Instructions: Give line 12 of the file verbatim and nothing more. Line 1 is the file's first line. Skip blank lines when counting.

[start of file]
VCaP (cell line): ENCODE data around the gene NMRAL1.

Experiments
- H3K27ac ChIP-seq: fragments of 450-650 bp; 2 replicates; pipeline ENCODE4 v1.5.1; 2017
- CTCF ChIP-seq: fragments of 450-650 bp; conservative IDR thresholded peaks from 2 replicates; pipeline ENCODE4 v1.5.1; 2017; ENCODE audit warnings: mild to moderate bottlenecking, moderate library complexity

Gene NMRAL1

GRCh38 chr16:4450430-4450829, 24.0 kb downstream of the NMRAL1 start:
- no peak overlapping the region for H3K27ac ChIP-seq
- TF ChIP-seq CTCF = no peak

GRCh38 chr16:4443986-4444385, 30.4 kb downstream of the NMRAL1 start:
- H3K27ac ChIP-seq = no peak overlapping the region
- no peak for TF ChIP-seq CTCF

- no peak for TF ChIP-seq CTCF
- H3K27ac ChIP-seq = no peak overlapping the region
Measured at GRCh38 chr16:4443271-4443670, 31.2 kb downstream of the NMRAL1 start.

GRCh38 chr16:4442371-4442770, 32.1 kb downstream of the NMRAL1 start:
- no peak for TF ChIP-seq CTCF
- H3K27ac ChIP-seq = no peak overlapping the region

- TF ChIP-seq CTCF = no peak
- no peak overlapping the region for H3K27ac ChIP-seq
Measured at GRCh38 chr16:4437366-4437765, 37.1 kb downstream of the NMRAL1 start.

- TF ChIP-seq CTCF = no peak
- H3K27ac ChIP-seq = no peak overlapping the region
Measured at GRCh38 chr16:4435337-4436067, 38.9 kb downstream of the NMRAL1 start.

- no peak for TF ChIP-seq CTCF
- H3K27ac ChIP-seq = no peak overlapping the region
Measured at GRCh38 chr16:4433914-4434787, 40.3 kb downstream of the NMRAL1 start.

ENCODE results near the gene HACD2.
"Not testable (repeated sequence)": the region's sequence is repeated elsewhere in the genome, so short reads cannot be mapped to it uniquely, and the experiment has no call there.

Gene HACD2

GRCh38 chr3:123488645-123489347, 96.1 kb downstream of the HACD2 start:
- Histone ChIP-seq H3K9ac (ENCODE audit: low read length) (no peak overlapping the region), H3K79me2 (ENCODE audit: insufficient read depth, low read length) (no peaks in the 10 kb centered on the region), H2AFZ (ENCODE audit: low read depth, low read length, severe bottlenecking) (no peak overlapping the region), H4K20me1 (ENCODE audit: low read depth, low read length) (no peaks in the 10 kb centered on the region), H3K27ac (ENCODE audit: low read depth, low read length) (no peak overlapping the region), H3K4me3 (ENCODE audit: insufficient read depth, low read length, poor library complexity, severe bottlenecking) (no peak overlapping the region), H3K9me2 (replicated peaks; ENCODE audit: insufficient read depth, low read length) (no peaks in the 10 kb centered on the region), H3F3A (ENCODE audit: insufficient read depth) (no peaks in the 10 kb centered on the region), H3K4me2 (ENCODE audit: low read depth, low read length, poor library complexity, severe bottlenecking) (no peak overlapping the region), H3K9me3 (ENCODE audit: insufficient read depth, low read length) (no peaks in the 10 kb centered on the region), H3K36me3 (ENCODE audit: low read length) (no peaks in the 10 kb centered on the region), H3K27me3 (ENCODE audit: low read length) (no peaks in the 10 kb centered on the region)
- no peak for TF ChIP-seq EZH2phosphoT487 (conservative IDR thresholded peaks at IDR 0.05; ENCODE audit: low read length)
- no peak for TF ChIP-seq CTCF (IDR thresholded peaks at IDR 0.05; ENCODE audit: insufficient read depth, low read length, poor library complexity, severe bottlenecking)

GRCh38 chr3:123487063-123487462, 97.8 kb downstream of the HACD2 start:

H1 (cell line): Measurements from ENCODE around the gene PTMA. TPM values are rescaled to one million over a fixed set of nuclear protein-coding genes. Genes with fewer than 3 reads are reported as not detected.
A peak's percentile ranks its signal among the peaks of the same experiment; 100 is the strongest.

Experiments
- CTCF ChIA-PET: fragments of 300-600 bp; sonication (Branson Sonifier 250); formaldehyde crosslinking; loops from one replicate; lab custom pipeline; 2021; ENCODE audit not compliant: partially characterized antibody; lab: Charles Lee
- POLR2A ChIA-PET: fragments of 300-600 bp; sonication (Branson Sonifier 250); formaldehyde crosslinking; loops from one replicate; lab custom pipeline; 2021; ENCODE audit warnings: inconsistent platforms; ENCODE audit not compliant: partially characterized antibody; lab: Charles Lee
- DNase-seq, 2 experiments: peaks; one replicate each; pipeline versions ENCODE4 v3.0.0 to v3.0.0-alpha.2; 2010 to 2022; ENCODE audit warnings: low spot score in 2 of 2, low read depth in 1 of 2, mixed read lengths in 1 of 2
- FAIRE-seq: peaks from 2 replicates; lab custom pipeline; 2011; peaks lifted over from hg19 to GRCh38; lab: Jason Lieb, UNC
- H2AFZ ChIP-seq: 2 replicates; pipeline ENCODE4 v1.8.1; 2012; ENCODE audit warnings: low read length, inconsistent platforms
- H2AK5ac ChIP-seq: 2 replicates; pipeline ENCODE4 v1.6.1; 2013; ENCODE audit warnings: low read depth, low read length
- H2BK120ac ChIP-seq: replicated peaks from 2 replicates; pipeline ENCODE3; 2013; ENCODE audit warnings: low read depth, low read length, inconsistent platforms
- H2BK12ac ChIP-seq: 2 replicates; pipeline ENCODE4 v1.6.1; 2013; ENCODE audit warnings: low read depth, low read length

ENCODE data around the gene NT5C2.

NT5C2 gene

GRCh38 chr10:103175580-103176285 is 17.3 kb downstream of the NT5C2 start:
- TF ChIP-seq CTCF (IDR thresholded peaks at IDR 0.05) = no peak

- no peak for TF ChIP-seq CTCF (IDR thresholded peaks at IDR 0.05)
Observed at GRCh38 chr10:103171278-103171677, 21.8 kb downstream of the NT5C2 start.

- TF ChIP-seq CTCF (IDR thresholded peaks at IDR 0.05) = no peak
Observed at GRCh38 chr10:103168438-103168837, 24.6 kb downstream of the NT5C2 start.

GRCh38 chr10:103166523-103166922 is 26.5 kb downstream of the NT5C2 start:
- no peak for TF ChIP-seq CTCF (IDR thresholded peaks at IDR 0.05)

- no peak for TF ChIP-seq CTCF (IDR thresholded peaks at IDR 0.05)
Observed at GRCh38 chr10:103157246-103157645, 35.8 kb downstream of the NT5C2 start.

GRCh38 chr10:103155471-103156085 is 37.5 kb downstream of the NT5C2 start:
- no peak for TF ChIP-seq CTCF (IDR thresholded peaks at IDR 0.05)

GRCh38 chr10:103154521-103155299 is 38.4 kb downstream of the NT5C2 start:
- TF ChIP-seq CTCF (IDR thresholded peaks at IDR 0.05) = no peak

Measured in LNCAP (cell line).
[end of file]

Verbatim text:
- no peak for TF ChIP-seq CTCF